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Honey & food safety

National Surveillance Scheme - Honey Sampling

This page gives details of the honey collection programme that the National Bee Unit carries out on behalf of the Veterinary Medicines Directorate (VMD) who are the Central Competent Authority responsible for enforcing the legislation. The National Surveillance Scheme (NSS) carries out checks to ensure that products of animal origin in the UK are safe and honey is included within this programme. Tests are carried out for residues of banned substances, contaminants and authorised veterinary medicines in animals and animal products. This is to protect consumers by checking that unacceptable residues are not present in foodstuffs. These tests are required under The Animals and Animal Products (Examination for Residues and Maximum Residue Limits) (England and Scotland) Regulations 2015 in England and Scotland and The Animals and Animal Products (Examination for Residues and Maximum Residue Limits) (Wales) Regulations 2019 in Wales. 

Sampling honey

The NBU has been carrying out this work in England and Wales since 2002. It involves collecting samples of honey from the comb or any part of the bottling process from honey producers (any beekeeper that sells honey) for residue analysis. Collection of the samples is done during the season at the same time as apiary inspections for bee diseases. All sampling is free to the beekeeper and over a hundred samples of honey are taken each year throughout England and Wales by National Bee Unit Inspectors. The samples try to reflect the numbers of beekeepers within a specific region and will be collected from either the brood chamber, super, bottled honey or bulk storage. During the process you must accompany the inspector as a witness, as you will be signing as such.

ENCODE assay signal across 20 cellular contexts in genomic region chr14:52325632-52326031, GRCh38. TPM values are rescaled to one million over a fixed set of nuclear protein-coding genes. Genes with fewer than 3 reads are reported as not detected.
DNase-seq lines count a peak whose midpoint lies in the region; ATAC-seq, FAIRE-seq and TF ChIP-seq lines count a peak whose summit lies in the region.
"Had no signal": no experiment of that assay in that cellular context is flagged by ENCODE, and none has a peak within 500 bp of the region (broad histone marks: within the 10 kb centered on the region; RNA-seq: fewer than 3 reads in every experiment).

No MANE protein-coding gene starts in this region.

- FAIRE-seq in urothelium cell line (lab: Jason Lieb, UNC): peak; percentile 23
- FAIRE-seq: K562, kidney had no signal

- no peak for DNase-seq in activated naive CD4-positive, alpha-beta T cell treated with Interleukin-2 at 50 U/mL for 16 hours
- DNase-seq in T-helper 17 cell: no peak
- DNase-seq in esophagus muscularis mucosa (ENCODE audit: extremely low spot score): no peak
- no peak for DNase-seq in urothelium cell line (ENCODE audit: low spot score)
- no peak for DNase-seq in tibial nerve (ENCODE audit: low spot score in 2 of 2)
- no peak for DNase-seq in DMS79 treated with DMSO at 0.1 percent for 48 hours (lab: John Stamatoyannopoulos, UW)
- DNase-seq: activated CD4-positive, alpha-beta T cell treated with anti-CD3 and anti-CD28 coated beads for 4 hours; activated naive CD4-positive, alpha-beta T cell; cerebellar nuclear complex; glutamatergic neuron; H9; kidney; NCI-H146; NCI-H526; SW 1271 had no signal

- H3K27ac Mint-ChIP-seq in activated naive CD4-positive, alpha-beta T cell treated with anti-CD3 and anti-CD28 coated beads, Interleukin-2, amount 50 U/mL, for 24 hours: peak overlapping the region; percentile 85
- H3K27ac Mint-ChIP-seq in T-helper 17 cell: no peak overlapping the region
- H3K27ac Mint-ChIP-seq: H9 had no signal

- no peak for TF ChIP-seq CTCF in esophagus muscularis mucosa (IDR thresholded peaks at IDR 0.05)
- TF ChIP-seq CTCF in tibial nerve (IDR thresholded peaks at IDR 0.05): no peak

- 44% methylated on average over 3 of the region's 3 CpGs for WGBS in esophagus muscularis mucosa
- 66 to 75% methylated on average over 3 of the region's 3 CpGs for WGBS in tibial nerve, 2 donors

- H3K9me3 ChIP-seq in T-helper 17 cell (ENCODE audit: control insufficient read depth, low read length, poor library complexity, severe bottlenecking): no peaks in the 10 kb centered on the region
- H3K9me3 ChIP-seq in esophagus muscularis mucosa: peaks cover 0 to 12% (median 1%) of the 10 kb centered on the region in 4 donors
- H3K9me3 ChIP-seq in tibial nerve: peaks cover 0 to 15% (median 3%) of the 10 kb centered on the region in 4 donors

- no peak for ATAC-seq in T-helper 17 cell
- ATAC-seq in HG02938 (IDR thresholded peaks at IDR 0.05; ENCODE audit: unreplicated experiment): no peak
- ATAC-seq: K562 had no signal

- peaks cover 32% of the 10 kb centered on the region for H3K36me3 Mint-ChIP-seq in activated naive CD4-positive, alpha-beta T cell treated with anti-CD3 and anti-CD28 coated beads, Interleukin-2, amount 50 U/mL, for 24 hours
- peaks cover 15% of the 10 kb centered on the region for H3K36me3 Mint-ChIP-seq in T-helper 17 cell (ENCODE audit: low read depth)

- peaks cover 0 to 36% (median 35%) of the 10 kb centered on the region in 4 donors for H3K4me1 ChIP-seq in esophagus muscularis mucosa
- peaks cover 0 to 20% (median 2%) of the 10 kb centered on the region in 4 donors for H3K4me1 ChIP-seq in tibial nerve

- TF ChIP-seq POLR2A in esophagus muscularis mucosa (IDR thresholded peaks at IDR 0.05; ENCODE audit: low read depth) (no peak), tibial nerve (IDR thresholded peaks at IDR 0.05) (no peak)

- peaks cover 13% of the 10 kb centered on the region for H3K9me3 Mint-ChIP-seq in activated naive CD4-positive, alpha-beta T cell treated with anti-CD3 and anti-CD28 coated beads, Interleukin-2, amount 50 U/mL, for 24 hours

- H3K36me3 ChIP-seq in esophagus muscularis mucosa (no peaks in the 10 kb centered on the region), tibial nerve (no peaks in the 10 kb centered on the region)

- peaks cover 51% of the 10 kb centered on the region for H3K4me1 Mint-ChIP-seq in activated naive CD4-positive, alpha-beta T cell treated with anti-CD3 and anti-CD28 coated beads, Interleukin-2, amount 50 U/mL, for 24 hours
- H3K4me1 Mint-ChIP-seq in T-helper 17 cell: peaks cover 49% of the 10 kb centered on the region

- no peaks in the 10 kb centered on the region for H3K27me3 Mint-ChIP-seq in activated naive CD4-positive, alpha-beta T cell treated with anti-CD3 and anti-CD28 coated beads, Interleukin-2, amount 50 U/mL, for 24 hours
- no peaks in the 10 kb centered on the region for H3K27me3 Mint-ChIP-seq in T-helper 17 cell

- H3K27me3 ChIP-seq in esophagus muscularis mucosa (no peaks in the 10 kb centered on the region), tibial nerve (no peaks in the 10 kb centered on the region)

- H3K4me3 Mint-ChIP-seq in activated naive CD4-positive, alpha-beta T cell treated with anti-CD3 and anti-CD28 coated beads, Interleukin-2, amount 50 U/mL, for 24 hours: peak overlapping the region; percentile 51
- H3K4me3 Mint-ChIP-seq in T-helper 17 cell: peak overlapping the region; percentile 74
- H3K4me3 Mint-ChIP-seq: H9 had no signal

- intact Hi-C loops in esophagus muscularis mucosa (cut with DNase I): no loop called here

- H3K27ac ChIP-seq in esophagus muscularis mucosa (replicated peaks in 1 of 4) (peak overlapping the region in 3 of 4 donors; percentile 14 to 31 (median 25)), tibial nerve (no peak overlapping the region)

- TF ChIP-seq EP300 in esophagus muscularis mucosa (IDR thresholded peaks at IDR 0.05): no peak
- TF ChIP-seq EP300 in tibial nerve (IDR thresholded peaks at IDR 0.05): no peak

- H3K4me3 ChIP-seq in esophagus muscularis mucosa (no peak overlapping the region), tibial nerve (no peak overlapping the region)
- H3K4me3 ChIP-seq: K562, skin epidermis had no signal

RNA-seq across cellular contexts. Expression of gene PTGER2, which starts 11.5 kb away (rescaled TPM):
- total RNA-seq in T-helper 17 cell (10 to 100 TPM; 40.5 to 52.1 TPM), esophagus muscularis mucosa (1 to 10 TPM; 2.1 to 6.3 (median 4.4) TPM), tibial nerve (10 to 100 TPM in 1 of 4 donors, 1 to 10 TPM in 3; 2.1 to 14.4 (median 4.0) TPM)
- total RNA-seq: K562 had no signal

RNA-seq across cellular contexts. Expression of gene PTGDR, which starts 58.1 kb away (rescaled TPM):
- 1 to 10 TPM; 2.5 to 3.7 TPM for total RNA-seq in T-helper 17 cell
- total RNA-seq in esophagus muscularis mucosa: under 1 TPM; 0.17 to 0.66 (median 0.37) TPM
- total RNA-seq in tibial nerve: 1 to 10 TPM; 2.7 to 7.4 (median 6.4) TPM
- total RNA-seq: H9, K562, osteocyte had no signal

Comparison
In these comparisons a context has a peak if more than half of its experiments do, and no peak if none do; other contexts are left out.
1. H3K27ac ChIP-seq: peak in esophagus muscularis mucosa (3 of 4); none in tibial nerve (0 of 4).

The sample will be placed in a bar-coded jar which is then taped into a protective cover. The sampling paperwork will be completed, and a barcode attached to an information sheet will be given to you. The paperwork and the sample are then sealed in an evidence bag. You will then be asked to sign and date the security bag along with the inspector as a record of the sample being taken. The sample will then be sent to The Food and Environment Research Agency where it will be analysed for any contaminants.


All results are sent to the Veterinary Medicines Directorate (VMD) where the information is recorded. Whether the sample is found to have contaminants or not, a letter will be sent out to you by the VMD confirming the results. This process is usually completed within about three months of the sample being taken and any enquiries should be directed to the VMD, as NBU are unable to access any results.

What happens if an unacceptable residue is found?

A follow up visit will be made to establish how the residues may have arisen and to offer advice on how to avoid it happening again. If illegal substances or a high concentration of authorised medicine is found then legal action may follow.

Further Details

Results of the Food Monitoring Programme are published each year by the VMD Marketing Authorisations Veterinary Information Service (MAVIS). This is designed to provide you with the best available information on the work, plans and results, as well as general developments on the controls on veterinary medicines. MAVIS is published quarterly, and published copies can be accessed at the MAVIS on-line website.